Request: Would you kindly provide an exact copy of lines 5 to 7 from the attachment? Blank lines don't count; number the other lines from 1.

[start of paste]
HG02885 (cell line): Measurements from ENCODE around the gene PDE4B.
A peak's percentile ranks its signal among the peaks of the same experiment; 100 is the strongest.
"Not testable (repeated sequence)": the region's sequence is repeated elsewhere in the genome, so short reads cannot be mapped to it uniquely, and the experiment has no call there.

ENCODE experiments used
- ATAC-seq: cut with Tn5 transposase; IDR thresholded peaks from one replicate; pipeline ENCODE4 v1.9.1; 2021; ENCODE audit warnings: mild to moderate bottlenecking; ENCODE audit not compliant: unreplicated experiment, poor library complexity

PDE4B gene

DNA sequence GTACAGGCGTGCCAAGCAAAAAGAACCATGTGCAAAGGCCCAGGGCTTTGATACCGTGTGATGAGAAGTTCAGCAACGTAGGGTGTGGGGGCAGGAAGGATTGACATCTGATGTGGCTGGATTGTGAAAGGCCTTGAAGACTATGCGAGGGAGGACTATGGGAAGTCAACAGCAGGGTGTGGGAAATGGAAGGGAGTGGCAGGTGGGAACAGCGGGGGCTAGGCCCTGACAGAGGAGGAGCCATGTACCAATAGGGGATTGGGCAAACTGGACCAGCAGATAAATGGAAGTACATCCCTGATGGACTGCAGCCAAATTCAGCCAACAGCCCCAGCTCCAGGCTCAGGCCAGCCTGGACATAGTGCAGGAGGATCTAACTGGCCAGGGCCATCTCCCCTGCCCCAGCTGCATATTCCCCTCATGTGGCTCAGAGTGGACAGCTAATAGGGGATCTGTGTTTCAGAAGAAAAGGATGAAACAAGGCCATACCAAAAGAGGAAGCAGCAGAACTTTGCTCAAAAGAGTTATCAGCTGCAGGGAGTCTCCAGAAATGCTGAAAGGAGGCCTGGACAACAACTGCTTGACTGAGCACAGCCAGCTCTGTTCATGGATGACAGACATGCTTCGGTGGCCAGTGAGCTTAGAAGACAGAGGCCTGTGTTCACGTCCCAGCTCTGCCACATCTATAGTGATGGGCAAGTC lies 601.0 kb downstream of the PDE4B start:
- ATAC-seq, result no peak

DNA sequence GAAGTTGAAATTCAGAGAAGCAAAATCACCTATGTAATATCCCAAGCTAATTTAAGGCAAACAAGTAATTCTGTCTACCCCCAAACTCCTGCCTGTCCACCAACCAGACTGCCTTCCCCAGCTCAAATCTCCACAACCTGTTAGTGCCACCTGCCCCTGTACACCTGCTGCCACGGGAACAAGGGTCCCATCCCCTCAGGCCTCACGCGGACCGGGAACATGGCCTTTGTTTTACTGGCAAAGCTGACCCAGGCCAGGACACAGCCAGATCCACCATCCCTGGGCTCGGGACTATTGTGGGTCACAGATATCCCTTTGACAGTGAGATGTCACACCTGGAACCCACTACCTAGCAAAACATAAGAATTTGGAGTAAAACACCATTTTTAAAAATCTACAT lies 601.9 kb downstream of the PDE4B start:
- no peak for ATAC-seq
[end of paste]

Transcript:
- ATAC-seq: cut with Tn5 transposase; IDR thresholded peaks from one replicate; pipeline ENCODE4 v1.9.1; 2021; ENCODE audit warnings: mild to moderate bottlenecking; ENCODE audit not compliant: unreplicated experiment, poor library complexity

PDE4B gene

DNA sequence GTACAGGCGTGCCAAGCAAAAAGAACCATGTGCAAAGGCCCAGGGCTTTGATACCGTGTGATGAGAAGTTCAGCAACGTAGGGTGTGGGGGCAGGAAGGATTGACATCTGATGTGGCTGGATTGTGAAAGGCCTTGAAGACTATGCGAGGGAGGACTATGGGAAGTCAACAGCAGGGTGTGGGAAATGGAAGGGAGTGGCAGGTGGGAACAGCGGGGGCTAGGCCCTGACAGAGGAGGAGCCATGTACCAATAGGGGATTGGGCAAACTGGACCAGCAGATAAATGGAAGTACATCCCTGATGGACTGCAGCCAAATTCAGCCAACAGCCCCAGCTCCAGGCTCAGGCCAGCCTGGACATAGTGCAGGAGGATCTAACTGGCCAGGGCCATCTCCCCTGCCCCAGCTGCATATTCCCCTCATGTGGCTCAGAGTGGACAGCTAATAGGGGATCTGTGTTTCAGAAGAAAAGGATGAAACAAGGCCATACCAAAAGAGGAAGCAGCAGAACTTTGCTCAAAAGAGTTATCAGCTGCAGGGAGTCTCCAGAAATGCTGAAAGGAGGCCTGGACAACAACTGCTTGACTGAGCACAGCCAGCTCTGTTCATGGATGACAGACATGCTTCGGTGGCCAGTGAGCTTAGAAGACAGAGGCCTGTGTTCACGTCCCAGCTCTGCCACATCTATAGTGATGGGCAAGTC lies 601.0 kb downstream of the PDE4B start: